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Poverty in Sweden 1991-2007. Change, dynamics, and intergenerational transmission of poverty during economic recession and growth


  • Jonsson, Jan O.

    () (Swedish Institute for Social Research, Stockholm University)

  • Mood, Carina

    () (Swedish Institute for Social Research, Stockholm University)

  • Bihagen, Erik

    () (Swedish Institute for Social Research, Stockholm University)


Summary • Has poverty increased or decreased in Sweden during the last two dec-ades? The answer to this question depends on the definition of poverty. In relative terms poverty has increased due to increasing income differ-ences, but in absolute terms poverty has decreased following increasing real incomes. • Between 5 and 11 per cent of the population ended up in absolute po-verty between 1991 and 2007. The proportions were much higher for those living alone, for young adults, and for immigrants, particularly those newly arrived. • Half of the poor leave poverty already the year after entry. The group of poor therefore is composed to a large extent by those who are long-term poor. For those who have once been poor, the risk is high to return to poverty. • Poverty is strongly associated with economic recession and growth. When the macroeconomic conditions are favourable fewer become poor and the persistence in poverty decreases. • Long-term poverty, defined in absolute terms, has decreased but become more concentrated to those living alone and to immigrants. Among immigrants, persistence is higher than among those born in Sweden. • An individual’s incomes and risk of poverty are associated with the household incomes during childhood. Those who grow up poor have excess risks for ending up poor as adults. The probability of ending up as high-income earners is much higher for those who grew up under such advantaged conditions themselves as compared to others. • Intergenerational income mobility increased between 1995 and 2005, approximately, but whereas inequality of opportunity thus decreased the economic consequences of the income background grew.

Suggested Citation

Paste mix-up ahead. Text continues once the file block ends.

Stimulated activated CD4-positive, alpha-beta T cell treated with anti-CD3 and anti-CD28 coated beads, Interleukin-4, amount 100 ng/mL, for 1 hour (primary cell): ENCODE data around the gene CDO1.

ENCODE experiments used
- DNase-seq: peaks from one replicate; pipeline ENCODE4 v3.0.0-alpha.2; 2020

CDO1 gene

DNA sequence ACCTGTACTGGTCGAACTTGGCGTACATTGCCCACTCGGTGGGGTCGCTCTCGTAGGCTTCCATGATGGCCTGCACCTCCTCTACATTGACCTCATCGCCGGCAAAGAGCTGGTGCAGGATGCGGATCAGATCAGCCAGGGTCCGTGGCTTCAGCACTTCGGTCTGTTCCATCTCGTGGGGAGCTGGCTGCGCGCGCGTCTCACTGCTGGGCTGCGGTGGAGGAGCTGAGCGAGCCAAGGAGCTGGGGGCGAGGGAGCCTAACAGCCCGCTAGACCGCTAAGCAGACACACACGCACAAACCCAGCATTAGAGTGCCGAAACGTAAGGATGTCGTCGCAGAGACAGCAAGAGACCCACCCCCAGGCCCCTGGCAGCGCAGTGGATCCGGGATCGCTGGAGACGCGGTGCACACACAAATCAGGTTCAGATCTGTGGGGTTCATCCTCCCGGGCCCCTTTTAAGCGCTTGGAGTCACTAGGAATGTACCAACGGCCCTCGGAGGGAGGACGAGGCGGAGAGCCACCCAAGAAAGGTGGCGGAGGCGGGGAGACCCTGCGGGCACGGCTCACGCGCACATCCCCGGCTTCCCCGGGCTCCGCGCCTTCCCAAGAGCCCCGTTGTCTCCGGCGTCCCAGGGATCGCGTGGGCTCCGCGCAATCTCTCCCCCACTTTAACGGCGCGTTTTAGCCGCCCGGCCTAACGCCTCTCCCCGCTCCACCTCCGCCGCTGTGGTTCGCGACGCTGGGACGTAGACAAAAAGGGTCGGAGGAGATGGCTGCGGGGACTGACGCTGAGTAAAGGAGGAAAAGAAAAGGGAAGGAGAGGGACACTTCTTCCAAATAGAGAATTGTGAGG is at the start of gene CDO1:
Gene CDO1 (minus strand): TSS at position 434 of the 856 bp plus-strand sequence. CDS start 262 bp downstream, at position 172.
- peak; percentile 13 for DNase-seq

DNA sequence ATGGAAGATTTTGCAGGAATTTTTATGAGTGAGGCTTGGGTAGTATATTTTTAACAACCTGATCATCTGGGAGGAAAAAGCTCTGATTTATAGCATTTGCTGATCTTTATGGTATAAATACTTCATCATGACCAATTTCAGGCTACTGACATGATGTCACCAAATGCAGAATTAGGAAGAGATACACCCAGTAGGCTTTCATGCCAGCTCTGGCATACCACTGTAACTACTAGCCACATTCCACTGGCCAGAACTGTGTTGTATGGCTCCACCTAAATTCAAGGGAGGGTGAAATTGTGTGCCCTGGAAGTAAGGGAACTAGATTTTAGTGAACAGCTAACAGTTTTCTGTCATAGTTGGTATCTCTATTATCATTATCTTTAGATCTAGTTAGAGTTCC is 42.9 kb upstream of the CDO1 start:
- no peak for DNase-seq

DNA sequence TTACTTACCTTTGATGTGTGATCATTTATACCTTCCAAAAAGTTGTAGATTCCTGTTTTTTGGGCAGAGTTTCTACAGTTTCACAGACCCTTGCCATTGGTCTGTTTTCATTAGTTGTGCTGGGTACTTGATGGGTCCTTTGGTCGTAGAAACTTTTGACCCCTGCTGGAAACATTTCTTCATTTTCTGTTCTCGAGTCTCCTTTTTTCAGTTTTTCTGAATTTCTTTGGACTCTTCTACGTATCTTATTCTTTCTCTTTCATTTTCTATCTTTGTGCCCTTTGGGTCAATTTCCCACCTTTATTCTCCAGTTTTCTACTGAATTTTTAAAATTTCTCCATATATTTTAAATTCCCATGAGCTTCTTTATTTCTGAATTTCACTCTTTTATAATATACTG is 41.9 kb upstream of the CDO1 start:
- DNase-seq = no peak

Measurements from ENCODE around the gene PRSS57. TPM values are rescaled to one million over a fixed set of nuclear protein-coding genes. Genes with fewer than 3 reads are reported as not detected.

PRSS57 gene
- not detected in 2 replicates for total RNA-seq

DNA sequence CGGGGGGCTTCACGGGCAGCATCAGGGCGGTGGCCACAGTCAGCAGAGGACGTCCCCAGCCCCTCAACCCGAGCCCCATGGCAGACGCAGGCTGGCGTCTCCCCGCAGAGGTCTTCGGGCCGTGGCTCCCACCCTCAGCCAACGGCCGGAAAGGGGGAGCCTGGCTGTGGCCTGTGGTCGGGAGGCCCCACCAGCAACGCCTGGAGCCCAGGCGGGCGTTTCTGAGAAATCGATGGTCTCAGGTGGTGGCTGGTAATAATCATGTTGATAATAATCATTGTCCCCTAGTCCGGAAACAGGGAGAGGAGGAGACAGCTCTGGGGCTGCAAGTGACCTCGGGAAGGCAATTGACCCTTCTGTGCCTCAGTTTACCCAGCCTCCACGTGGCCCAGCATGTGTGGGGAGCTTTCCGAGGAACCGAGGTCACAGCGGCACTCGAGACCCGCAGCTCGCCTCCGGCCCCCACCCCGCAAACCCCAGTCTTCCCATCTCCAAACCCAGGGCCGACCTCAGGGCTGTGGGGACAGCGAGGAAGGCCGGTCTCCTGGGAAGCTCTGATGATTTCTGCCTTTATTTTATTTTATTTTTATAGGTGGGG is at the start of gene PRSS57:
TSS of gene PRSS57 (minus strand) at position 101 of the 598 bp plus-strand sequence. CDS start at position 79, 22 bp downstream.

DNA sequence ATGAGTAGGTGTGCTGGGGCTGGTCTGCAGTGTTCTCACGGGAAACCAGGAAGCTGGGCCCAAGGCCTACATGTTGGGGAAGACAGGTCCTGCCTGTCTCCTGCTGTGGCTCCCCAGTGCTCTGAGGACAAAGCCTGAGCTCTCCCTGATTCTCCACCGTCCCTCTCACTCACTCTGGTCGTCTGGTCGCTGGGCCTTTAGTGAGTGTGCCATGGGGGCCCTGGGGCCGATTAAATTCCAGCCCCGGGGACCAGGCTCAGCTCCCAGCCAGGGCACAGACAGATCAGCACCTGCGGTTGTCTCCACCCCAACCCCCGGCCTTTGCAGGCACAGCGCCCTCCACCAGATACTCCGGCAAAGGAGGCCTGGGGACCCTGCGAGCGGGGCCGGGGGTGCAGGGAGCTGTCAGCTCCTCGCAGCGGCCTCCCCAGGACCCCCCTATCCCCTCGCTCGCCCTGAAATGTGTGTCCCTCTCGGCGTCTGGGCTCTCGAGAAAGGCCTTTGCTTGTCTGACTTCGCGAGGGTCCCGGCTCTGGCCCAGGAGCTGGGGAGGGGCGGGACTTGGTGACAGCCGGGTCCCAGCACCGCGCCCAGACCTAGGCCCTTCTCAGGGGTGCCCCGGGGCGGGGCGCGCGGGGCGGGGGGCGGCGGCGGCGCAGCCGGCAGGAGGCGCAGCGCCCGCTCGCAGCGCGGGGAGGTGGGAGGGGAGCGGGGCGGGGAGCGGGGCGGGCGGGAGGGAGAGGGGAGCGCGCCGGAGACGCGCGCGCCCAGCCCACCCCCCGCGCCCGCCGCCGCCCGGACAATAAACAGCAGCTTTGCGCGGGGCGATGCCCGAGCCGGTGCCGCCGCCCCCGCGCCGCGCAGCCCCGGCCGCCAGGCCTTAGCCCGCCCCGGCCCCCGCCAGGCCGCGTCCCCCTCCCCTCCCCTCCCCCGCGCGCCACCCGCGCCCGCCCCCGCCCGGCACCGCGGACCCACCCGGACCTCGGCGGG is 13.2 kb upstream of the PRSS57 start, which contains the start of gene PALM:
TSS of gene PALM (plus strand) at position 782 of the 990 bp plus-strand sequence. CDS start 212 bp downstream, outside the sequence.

• Jonsson, Jan O. & Mood, Carina & Bihagen, Erik, 2011. "Poverty in Sweden 1991-2007. Change, dynamics, and intergenerational transmission of poverty during economic recession and growth," Working Paper Series 10/2011, Stockholm University, Swedish Institute for Social Research.
  • Handle: RePEc:hhs:sofiwp:2011_010

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    References listed on IDEAS

    1. Anders Björklund & Mikael Lindahl & Erik Plug, 2006. "The Origins of Intergenerational Associations: Lessons from Swedish Adoption Data," The Quarterly Journal of Economics, Oxford University Press, vol. 121(3), pages 999-1028.
    2. Miles Corak & Andrew Heisz, 1999. "The Intergenerational Earnings and Income Mobility of Canadian Men: Evidence from Longitudinal Income Tax Data," Journal of Human Resources, University of Wisconsin Press, vol. 34(3), pages 504-533.
    3. Jäntti, Markus & Bratsberg, Bernt & Røed, Knut & Raaum, Oddbjørn & Naylor, Robin & Österbacka, Eva & Bjørklund, Anders & Eriksson, Tor, 2005. "American exceptionalism in a new light: a comparison of intergenerational earnings mobility in the Nordic countries, the United Kingdom and the United States," Memorandum 34/2005, Oslo University, Department of Economics.
    4. Atkinson, Tony & Cantillon, Bea & Marlier, Eric & Nolan, Brian, 2002. "Social Indicators: The EU and Social Inclusion," OUP Catalogue, Oxford University Press, number 9780199253494, June.
    5. Bernt Bratsberg & Knut Røed & Oddbjørn Raaum & Robin Naylor & Markus Ja¨ntti & Tor Eriksson & Eva O¨sterbacka, 2007. "Nonlinearities in Intergenerational Earnings Mobility: Consequences for Cross-Country Comparisons," Economic Journal, Royal Economic Society, vol. 117(519), pages 72-92, March.
    6. Black, Sandra E. & Devereux, Paul J., 2011. "Recent Developments in Intergenerational Mobility," Handbook of Labor Economics, Elsevier.
    7. Duncan, Greg J & Gustafsson, Bjorn & Hauser, Richard & Schmauss, Gunther & Messinger, Hans & Muffels, Ruud & Nolan, Brian, 1993. "Poverty Dynamics in Eight Countries," Journal of Population Economics, Springer;European Society for Population Economics, vol. 6(3), pages 215-234.
    8. Björklund, Anders & Jäntti, Markus & Lindquist, Matthew J., 2009. "Family background and income during the rise of the welfare state: Brother correlations in income for Swedish men born 1932-1968," Journal of Public Economics, Elsevier, vol. 93(5-6), pages 671-680, June.
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